97.
    Particular consideration is required, however, of the decision rejecting the claim for exceptional costs, which has already been described as somewhat laconic. The Tribunal merely asserted that the claim for exceptional costs was unfounded, without indicating the reasons why it reached that conclusion. The applicant’s complaint in this respect is that the Tribunal, without stating any standards or reasons, said simply that it did not see any justification for the request and flatly rejected it. In this respect, however, the Statement of Policy adopted by the Tribunal on 14 December 1950 should be taken into account, since it sets the standards applicable by the Tribunal on the subject. The declaration that the request for exceptional costs was unfounded must be understood, in the light of that general statement, as signifying that the applicant, upon whom lay the onus probandi, had not demonstrated that such exceptional costs had been unavoidable and reasonable in amount.
    99.
    As to Mr. Fasla’s request for costs in respect of the review proceedings, first before the Committee and afterwards before the Court, there is no occasion for the Court to pronounce upon it. The Court confines itself to the observation that when the Committee finds that there is a substantial basis for the application, it may be undesirable that any necessary costs of review proceedings under Article 11 of the Statute of the Administrative Tribunal should have to be borne by the staff member.
    100.
    After having stated its conclusions on the questions referred to it, the Court wishes to reaffirm the opinion which it expressed in paragraph 73 above, namely that Mr. Fasla is entitled, in accordance with paragraph XV of the AdministrativeTribunal’s Judgement, to a payment in the amount of any losses suffered as a result of his precipitate recall from Yemen, and that the period of two months fixed in this connection by the Administrative Tribunal, having been suspended for the duration of the review proceedings, is to be calculated from the date when the Judgement becomes final in accordance with paragraph 3 of Article 11 of the Statute of the Tribunal.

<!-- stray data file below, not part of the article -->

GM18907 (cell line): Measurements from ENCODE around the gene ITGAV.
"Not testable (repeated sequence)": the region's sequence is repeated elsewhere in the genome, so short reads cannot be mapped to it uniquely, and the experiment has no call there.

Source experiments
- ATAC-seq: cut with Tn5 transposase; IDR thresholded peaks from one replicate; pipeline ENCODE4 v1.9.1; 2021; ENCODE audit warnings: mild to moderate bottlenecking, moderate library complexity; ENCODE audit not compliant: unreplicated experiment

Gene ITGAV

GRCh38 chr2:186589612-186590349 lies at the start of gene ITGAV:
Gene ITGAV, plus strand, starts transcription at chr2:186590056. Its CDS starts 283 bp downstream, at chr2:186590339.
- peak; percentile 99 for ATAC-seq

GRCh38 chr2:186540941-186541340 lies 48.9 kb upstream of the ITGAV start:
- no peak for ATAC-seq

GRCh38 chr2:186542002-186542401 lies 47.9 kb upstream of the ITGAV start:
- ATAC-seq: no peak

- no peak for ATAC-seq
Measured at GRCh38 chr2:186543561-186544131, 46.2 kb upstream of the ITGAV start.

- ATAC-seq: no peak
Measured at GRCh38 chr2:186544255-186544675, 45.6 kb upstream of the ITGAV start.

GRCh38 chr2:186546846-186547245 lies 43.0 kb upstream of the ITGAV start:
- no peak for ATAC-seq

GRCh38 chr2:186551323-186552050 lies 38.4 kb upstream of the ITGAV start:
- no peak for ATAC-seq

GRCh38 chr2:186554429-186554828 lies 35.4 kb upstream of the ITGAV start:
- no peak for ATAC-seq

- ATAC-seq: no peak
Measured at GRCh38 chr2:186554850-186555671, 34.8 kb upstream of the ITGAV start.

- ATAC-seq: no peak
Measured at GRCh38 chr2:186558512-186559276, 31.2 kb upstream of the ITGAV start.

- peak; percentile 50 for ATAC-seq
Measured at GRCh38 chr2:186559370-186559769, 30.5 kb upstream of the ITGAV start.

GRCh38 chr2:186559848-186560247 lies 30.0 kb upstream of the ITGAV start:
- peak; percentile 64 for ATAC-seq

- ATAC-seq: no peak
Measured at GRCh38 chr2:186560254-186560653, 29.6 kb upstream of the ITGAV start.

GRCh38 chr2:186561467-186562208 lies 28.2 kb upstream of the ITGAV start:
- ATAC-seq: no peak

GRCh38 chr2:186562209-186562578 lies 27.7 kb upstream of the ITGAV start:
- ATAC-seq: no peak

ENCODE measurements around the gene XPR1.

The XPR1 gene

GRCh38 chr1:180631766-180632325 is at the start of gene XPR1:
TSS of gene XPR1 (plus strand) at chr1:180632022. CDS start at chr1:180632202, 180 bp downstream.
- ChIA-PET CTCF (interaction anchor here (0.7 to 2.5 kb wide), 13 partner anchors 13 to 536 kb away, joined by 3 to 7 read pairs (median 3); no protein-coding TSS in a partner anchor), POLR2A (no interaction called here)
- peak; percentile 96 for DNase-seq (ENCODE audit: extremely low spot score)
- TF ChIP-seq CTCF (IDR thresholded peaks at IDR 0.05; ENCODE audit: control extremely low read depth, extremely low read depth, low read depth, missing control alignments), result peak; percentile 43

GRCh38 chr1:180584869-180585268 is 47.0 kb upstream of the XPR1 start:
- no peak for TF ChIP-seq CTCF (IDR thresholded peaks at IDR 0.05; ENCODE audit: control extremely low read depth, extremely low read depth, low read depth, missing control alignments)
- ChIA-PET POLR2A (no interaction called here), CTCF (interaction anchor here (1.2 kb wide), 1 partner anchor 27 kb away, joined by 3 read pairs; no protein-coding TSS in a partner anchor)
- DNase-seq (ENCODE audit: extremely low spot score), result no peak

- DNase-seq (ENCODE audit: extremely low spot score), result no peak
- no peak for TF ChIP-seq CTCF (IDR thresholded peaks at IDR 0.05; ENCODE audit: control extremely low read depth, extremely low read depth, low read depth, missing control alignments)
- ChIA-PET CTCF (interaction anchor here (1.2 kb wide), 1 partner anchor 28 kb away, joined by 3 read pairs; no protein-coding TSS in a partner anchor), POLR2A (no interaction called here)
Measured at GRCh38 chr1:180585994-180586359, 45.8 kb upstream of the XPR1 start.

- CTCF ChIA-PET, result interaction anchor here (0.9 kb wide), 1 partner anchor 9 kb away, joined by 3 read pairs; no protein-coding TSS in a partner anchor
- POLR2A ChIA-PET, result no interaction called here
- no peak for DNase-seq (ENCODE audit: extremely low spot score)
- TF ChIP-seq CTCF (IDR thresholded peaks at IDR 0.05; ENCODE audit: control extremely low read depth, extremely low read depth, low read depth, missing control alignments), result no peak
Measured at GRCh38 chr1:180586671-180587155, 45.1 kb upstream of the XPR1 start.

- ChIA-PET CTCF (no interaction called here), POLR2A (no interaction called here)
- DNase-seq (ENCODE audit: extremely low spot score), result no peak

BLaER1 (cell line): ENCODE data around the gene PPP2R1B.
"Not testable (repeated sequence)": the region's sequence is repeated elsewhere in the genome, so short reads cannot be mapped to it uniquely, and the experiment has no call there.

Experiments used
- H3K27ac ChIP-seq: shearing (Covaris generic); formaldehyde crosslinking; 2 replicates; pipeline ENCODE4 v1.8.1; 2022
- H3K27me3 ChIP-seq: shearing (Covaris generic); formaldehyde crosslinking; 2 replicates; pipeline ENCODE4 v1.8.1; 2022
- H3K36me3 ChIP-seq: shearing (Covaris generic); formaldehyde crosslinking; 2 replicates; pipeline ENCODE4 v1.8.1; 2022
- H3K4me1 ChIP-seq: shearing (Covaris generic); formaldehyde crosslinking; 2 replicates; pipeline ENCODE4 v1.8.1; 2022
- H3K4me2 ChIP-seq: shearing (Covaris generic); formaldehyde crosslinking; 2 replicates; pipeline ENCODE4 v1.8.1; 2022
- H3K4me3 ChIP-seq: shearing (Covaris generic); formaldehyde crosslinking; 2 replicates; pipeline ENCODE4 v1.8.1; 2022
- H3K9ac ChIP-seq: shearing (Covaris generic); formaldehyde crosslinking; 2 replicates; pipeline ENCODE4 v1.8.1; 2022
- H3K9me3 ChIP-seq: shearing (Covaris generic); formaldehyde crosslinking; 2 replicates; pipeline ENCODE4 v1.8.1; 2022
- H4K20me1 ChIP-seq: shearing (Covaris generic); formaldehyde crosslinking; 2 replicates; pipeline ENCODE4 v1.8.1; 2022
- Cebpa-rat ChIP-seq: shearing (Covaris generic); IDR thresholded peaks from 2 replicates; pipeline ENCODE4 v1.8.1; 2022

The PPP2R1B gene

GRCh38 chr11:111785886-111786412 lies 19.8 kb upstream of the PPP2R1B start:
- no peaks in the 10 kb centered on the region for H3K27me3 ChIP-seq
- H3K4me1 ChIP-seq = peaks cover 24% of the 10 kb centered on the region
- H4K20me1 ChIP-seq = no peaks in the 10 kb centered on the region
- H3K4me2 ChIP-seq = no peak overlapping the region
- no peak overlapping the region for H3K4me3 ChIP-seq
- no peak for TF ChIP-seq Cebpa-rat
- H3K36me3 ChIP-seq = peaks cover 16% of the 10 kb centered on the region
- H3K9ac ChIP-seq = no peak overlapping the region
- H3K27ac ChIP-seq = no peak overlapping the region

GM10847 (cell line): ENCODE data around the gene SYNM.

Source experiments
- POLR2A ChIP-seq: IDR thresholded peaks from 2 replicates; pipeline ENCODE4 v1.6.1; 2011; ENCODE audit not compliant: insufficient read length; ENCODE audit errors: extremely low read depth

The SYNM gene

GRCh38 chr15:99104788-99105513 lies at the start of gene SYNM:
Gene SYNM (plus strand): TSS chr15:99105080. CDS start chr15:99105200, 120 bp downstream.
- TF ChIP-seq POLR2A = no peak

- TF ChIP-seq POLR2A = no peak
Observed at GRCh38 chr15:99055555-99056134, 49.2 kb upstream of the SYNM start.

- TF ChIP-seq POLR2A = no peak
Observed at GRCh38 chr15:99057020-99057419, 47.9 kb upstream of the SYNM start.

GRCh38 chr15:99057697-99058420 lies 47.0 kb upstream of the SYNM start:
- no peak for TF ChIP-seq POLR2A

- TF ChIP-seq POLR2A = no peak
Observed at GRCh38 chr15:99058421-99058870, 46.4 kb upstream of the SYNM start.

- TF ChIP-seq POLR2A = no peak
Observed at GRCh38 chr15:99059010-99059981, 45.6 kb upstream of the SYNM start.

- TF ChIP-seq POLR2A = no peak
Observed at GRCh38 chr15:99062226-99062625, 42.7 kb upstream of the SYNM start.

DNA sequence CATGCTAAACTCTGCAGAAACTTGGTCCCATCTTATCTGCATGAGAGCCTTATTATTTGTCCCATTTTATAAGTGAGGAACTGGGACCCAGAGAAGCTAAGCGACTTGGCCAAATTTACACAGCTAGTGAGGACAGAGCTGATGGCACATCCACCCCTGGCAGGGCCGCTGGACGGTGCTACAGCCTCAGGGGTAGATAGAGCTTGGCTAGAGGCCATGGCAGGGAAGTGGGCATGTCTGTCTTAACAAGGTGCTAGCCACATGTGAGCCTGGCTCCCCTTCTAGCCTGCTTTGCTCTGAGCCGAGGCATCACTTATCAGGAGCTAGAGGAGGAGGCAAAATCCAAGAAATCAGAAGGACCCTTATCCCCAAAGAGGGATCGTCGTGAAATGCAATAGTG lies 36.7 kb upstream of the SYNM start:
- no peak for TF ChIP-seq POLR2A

101.
    For these reasons,

    The Court Decides, by 10 votes to 3,

    to comply with the request for an advisory opinion;

    The Court Is of Opinion,

    with regard to Question 1, by 9 votes to 4,

    that the Administrative Tribunal has not failed to exercise the jurisdiction vested in it as contended in the applicant’s application to the Committee on Applications for Review of Administrative Tribunal Judgements ;

    with regard to Question II, by 10 votes to 3,

    that the Administrative Tribunal has not committed a fundamental error in procedure which has occasioned a failure of justice as contended in the applicant’s application to the Committee on Applications for Review of Administrative Tribunal Judgements.

    Done in English and in French, the English text being authoritative, at the Peace Palace, The Hague, this twelfth day of July, one thousand nine hundred and seventy-three, in two copies, one of which will be placed in the archives of the Court and the other transmitted to the Secretary-General of the United Nations.